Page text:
The path out of poverty

Poverty is toxic to the developing human brain and thereby endangers academic success. Education offers students the key to a path out of poverty — but only when their brains are ready to receive it.

Children who haven’t acquired sufficient foundational perceptual, cognitive or linguistic skills require explicit “catch-up” interventions in these areas before traditional classroom instruction and reading instruction can be effective. Neuroscience now offers not only an explanation of the problem but solutions that can change the brains of all students to enable learning.

 

The Birth of Neuroplasticity Interventions: A Twenty Year Perspective

Abstract

Fast ForWord® was the first, computer/Internet delivered, neuroplasticity-based training program ever developed to enhance neural performance. It grew out of over 25 years of basic and clinical research in two distinct scientific disciplines.


One utilized behavioral, electrophysiological and neuroimaging methods to study individual differences in language development and the etiology of developmental language-based learning disabilities (including Specific Language Impairment, Autism and Dyslexia).

The other utilized neurophysiological and behavioral methods in animals to study neuroplasticity, that is, changes at the cellular level driven by behavioral training techniques.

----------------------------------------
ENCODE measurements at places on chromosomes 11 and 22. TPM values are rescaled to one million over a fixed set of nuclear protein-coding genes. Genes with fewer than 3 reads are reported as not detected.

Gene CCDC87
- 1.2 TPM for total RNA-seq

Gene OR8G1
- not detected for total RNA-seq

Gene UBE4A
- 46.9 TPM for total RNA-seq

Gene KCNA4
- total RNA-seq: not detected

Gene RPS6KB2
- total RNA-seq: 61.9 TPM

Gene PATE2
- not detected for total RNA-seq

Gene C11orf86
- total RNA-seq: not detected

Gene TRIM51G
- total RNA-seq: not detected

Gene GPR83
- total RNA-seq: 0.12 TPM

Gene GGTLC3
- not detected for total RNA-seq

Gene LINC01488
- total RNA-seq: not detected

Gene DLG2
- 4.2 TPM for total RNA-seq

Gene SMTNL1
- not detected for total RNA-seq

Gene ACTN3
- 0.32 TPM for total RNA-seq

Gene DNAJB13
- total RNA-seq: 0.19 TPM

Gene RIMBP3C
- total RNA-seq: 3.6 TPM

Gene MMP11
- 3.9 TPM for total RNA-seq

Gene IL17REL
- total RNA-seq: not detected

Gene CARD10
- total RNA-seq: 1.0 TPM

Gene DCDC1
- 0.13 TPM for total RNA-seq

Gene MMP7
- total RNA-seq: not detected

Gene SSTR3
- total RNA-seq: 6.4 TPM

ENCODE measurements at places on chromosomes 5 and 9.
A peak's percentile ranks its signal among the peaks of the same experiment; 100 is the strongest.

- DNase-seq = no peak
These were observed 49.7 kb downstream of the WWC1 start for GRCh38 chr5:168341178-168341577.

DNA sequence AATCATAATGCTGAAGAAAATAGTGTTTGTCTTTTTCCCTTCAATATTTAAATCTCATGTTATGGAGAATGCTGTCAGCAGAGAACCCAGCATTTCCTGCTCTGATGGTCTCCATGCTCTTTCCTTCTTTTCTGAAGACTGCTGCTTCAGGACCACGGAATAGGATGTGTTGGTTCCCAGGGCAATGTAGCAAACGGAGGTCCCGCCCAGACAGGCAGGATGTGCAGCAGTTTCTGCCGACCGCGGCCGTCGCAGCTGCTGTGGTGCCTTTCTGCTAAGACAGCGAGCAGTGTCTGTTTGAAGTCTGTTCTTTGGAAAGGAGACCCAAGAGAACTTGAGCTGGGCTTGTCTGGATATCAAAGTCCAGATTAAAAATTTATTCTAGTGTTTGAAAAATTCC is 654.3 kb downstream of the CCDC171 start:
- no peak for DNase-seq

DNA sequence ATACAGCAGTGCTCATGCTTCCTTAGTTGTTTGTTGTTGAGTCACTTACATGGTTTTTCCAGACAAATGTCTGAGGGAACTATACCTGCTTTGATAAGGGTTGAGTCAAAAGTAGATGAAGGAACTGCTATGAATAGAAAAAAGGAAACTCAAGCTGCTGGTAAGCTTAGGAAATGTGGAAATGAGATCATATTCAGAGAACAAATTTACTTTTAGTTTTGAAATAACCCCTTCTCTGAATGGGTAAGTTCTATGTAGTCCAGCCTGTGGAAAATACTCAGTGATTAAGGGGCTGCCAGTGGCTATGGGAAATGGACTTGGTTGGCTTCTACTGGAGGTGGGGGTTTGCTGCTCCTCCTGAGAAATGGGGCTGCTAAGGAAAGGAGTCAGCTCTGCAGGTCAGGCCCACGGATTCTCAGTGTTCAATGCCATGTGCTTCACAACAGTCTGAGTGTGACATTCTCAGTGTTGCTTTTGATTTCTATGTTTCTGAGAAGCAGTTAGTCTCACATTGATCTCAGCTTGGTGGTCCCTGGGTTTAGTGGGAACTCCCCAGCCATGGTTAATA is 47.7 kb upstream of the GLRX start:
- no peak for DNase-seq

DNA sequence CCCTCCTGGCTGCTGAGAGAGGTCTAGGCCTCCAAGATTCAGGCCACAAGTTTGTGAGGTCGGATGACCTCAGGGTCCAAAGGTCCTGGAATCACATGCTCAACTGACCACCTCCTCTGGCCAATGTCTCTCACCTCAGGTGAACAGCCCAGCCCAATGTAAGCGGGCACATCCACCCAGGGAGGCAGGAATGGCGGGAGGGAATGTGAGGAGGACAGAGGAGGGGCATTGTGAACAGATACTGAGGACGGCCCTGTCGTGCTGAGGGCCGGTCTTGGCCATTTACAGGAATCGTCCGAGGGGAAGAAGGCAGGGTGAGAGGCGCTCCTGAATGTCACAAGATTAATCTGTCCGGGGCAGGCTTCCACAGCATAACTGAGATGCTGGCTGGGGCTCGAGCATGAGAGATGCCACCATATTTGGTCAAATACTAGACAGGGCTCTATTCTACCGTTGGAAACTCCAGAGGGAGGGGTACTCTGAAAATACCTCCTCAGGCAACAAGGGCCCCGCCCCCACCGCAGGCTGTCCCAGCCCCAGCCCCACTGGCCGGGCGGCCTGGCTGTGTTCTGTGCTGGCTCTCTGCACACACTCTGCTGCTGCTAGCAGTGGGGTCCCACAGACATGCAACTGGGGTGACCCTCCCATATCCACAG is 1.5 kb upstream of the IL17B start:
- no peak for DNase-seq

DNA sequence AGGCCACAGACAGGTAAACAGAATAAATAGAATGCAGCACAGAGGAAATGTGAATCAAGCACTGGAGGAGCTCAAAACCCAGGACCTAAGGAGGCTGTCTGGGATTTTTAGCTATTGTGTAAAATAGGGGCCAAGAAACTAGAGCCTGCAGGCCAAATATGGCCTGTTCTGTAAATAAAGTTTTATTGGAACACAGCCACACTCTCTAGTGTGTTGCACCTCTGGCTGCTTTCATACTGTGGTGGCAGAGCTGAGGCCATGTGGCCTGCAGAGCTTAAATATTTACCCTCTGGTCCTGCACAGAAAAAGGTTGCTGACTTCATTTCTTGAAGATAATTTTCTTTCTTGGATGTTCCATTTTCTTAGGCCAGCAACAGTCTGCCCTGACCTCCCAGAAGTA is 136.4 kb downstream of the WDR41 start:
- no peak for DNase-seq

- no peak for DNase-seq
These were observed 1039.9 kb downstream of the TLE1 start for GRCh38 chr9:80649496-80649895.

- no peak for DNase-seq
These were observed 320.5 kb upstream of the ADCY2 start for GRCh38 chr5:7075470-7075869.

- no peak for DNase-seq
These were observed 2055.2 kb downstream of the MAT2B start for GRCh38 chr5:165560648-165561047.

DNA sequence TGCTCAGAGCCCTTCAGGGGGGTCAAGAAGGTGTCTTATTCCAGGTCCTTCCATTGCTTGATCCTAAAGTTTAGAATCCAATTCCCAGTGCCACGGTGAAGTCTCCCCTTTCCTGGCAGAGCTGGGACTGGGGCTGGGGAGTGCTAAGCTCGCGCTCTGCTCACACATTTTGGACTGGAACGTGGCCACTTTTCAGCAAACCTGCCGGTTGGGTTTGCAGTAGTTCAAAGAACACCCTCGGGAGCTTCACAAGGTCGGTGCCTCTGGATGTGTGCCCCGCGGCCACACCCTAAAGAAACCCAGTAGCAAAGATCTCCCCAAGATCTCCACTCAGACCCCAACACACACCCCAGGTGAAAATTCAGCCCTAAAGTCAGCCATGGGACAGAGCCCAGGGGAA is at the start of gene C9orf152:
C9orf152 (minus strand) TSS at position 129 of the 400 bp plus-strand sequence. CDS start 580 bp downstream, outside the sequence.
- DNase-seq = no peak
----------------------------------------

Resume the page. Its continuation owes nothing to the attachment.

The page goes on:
This chapter reviews (1) how these two lines of research were integrated to form the scientific basis of Fast ForWord® and (2) the steps taken to translate and instantiate our collaborative laboratory research into clinical and classroom interventionsthat could be scaled up for broad distribution around the world, while remaining efficient, effective and enduring. In 1996, Scientific Learning Corporation (SLC) was co-founded by four research scientists (Paula Tallal, Michael Merzenich, William Jenkins and Steve Miller).

To date, nearly three million children in 55 countries have received Fast ForWord® interventions. On any given school day approximately 100,000 children log in to train on one of twelve Fast ForWord®Language, Literacy or Reading programs. More recently, Fast ForWord® language and reading programs are being used increasingly as an effective method for improving English as a second language (ESL), including success for ESL children whose first language is non-alphabetic.